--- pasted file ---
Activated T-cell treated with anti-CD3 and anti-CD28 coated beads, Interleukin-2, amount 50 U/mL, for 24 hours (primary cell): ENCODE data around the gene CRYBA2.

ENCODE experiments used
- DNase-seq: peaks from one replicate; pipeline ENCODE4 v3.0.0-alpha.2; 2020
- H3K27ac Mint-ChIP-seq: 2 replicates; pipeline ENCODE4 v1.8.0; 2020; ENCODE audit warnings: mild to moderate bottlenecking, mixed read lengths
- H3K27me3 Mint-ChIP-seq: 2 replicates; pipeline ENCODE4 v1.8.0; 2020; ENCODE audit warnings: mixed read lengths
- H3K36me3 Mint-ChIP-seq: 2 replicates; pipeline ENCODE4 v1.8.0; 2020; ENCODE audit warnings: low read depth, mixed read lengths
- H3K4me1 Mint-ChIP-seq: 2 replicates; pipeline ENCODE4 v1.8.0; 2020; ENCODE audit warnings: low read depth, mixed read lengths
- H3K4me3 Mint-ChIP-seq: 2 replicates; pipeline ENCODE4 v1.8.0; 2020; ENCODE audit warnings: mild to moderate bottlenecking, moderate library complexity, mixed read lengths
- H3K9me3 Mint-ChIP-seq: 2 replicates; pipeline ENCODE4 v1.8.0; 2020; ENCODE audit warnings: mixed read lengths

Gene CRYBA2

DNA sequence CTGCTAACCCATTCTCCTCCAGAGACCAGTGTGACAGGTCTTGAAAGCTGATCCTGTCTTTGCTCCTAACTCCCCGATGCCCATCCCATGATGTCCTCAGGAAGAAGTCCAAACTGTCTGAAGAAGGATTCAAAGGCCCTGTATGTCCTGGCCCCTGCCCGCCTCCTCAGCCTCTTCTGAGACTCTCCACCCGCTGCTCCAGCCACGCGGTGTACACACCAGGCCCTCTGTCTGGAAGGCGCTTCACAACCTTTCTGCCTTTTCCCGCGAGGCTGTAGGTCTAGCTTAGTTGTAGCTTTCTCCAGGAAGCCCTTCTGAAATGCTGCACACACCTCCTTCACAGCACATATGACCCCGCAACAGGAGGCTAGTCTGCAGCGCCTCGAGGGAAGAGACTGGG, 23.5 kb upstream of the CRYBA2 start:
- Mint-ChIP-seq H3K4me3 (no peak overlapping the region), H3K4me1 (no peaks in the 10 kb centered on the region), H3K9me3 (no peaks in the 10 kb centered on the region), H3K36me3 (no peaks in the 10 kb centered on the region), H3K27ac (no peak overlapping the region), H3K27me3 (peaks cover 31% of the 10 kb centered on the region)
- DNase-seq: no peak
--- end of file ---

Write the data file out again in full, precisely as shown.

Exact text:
Activated T-cell treated with anti-CD3 and anti-CD28 coated beads, Interleukin-2, amount 50 U/mL, for 24 hours (primary cell): ENCODE data around the gene CRYBA2.

ENCODE experiments used
- DNase-seq: peaks from one replicate; pipeline ENCODE4 v3.0.0-alpha.2; 2020
- H3K27ac Mint-ChIP-seq: 2 replicates; pipeline ENCODE4 v1.8.0; 2020; ENCODE audit warnings: mild to moderate bottlenecking, mixed read lengths
- H3K27me3 Mint-ChIP-seq: 2 replicates; pipeline ENCODE4 v1.8.0; 2020; ENCODE audit warnings: mixed read lengths
- H3K36me3 Mint-ChIP-seq: 2 replicates; pipeline ENCODE4 v1.8.0; 2020; ENCODE audit warnings: low read depth, mixed read lengths
- H3K4me1 Mint-ChIP-seq: 2 replicates; pipeline ENCODE4 v1.8.0; 2020; ENCODE audit warnings: low read depth, mixed read lengths
- H3K4me3 Mint-ChIP-seq: 2 replicates; pipeline ENCODE4 v1.8.0; 2020; ENCODE audit warnings: mild to moderate bottlenecking, moderate library complexity, mixed read lengths
- H3K9me3 Mint-ChIP-seq: 2 replicates; pipeline ENCODE4 v1.8.0; 2020; ENCODE audit warnings: mixed read lengths

Gene CRYBA2

DNA sequence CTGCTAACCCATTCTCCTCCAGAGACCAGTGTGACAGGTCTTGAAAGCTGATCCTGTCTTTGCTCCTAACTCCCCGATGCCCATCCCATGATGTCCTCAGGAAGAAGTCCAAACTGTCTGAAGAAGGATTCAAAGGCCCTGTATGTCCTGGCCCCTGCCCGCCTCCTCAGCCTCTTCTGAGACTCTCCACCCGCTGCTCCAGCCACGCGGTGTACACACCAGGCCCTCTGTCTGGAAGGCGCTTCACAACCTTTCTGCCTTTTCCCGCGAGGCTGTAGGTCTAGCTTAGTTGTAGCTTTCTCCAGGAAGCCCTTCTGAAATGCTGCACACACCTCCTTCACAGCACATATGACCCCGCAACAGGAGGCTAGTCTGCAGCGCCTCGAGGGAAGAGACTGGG, 23.5 kb upstream of the CRYBA2 start:
- Mint-ChIP-seq H3K4me3 (no peak overlapping the region), H3K4me1 (no peaks in the 10 kb centered on the region), H3K9me3 (no peaks in the 10 kb centered on the region), H3K36me3 (no peaks in the 10 kb centered on the region), H3K27ac (no peak overlapping the region), H3K27me3 (peaks cover 31% of the 10 kb centered on the region)
- DNase-seq: no peak